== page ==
As you’ve probably heard at least 1,000 times, no one can see the future. As much as analysts would love to be the ones to predict financial downturns and recoveries correctly, predictions are famously “iffy.”
As you consider whether you’re ready to take on new debt, these common risks may provide food for thought. Taking out a loan right now is risky if:
- You don’t have an emergency savings account. If you don’t have enough put away to pay at least three to six months’ worth of bills, a new debt could put you in a hole if anything bad — like another pandemic or job loss — happens.
- You haven’t developed a monthly budget. If your budget involves flying by the seat of your pants instead of knowing exactly how much you can afford each month and planning for the future, now may not be the time for a new debt.
- You couldn’t cover an unexpected expense without using a credit card. Unless you have the cash to pay living expenses and cover an emergency or two, taking on new debt is a risk.
- You often borrow money to get through the month. If you’re borrowing money from friends and family, it’s an indication your monthly budget needs an adjustment.
- You’re in a new job and unsure if it’s a good fit. Going into debt can tie you to a job you do not enjoy. Make sure you like what you’re doing before taking out a loan.
- Your job is not secure. If your job is shaky or you work for a company that conducts layoffs at the first sign of an economic slowdown, think twice before taking out a loan.
- A loan would prevent you from doing something else you want to do. Let’s say you dream of taking a vacation at least once a year and taking on new debt would mean giving up that dream.
Things to consider
Before making a final decision, take a moment to consider whether the economy is likely to make it harder or easier to repay the loan.
You can’t turn on the news without hearing talk of a recession. Some say we’re entering a recession, while others say we’re smack-dab in the middle of one. But what’s the truth, and what can we expect? Is now a good time to borrow money or not?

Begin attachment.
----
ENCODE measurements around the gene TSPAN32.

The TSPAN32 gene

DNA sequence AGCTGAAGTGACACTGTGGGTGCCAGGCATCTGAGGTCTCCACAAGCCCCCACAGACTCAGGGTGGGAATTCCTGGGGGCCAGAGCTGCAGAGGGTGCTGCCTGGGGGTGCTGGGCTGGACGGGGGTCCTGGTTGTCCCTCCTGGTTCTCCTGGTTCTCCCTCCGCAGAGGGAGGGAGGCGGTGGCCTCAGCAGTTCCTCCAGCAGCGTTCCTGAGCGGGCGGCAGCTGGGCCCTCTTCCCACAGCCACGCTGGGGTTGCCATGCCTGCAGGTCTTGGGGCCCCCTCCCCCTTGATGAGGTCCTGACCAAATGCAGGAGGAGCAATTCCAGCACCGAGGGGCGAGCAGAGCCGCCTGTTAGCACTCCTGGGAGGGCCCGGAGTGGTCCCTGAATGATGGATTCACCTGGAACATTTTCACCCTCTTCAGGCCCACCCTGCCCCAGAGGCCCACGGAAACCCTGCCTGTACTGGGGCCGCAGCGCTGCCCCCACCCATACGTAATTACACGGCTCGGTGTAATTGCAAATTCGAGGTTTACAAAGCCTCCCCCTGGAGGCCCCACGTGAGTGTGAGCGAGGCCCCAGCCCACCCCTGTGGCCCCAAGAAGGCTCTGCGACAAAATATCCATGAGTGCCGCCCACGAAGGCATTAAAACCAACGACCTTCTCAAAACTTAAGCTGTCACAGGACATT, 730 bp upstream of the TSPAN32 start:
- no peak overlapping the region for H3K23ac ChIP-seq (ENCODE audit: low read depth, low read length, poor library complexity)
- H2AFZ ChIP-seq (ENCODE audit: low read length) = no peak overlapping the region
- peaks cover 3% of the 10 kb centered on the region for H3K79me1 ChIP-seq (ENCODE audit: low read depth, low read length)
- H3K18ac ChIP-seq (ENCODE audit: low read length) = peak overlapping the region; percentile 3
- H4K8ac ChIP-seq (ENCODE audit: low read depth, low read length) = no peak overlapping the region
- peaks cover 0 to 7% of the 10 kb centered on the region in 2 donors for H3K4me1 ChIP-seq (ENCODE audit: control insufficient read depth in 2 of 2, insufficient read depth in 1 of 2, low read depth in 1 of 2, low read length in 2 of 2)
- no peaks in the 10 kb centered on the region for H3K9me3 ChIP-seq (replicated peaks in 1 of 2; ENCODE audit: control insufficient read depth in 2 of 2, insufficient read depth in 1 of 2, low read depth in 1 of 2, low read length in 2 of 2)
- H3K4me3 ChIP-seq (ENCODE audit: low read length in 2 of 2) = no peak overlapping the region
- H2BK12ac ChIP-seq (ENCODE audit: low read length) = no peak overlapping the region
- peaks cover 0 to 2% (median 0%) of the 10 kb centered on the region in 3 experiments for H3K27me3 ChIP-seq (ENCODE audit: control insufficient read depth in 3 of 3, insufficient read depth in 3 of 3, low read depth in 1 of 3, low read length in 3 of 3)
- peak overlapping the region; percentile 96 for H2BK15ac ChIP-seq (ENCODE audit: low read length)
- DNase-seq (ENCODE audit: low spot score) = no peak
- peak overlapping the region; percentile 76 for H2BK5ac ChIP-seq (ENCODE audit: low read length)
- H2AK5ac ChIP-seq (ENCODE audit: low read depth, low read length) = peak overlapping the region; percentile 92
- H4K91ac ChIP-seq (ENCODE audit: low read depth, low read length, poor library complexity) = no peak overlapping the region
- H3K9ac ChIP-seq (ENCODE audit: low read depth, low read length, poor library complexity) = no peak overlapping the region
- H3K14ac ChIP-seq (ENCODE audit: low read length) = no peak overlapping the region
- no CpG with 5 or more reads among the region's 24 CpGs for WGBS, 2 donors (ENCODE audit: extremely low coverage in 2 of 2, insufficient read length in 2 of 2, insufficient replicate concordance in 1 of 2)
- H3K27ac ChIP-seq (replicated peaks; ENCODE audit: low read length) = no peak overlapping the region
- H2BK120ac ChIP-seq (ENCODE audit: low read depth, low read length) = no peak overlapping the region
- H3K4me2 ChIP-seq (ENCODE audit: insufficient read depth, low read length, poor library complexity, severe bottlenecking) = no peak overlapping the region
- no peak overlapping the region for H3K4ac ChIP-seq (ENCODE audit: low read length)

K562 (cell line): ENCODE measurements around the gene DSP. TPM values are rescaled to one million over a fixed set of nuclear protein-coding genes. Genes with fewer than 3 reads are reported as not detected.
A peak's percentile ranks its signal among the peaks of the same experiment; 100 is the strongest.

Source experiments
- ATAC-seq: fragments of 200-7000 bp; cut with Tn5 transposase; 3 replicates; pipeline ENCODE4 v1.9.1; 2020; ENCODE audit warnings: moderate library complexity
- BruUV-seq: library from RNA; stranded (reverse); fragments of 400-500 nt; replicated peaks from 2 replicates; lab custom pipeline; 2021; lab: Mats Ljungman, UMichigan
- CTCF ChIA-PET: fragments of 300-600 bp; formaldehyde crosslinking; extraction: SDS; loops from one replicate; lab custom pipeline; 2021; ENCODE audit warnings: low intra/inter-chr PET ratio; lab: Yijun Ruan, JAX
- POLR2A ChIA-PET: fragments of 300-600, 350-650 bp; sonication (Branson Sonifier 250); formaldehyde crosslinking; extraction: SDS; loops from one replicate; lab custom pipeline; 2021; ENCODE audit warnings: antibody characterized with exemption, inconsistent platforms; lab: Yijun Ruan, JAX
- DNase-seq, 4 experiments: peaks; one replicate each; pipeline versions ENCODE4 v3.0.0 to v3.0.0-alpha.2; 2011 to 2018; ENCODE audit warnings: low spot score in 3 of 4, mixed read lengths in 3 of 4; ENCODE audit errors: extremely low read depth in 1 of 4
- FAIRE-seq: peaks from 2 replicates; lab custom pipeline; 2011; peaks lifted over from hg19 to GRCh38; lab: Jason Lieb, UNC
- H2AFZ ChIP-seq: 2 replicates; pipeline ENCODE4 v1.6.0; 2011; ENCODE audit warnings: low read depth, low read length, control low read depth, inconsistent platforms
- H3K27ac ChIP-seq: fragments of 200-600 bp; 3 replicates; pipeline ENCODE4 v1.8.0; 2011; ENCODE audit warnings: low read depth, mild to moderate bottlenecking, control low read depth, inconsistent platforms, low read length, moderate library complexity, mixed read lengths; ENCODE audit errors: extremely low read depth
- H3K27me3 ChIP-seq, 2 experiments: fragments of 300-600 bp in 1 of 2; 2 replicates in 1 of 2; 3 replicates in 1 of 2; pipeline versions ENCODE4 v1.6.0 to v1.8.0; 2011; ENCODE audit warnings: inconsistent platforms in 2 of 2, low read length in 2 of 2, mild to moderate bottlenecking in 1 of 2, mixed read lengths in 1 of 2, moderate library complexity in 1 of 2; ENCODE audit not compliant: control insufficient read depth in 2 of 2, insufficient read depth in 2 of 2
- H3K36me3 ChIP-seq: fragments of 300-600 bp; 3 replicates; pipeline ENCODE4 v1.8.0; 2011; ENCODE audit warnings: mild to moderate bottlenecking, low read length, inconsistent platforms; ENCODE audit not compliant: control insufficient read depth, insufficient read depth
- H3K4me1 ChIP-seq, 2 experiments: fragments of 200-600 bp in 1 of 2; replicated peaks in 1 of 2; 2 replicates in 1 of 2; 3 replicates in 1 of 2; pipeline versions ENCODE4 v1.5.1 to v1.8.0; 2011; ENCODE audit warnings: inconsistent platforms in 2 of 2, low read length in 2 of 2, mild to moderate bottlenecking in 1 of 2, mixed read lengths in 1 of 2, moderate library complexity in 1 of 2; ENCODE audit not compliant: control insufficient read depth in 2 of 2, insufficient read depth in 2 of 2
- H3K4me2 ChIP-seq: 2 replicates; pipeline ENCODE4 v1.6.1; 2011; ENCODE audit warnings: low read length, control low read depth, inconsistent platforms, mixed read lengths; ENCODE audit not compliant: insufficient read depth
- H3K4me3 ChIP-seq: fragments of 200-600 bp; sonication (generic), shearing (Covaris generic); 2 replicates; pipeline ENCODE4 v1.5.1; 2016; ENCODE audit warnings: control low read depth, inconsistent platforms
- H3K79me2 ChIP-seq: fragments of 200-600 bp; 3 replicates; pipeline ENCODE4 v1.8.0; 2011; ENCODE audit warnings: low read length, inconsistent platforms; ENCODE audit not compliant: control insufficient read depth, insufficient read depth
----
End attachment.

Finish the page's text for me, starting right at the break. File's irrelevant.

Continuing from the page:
Here’s what we know: The National Bureau of Economic Research’s Business Cycle Dating Committee tracks U.S. recessions. The committee defines a recession as “a significant decline in economic activity spread across the economy, lasting more than a few months.”
In short, we are not in a recession. Here’s how we know:
- At 3.6%, the unemployment rate remains low
- Job growth remains robust
- Consumer spending remains hot, despite inflation
- After a period of healthy growth, the U.S. economy contracted by an annualized rate of 1.4% in the first quarter
The scary(ish) stuff
We may (or may not) go into recession. But if we do, it’s not the end of the world as we know it. The U.S. has gone through 13 recessions since 1945. On average, each recession has lasted 10 months. The Great Recession was the most prolonged post-war recession, stretching 18 months between 2007 and 2009. The COVID-19 Recession was the shortest, lasting only two months due to slashed interest rates and stimulus relief funds.
Light after the storm
While the average recession has lasted 10 months, periods of growth and expansion have lasted 57 months. In other words, once we’ve moved through the painful recession process, we typically have brighter days on the other side (along with more valuable portfolios).
Recessions come and go, but once you’ve signed on for a new credit card, purchased a car, or taken out a personal loan, you’re responsible for making the payments as promised — no matter how the U.S. economy is doing.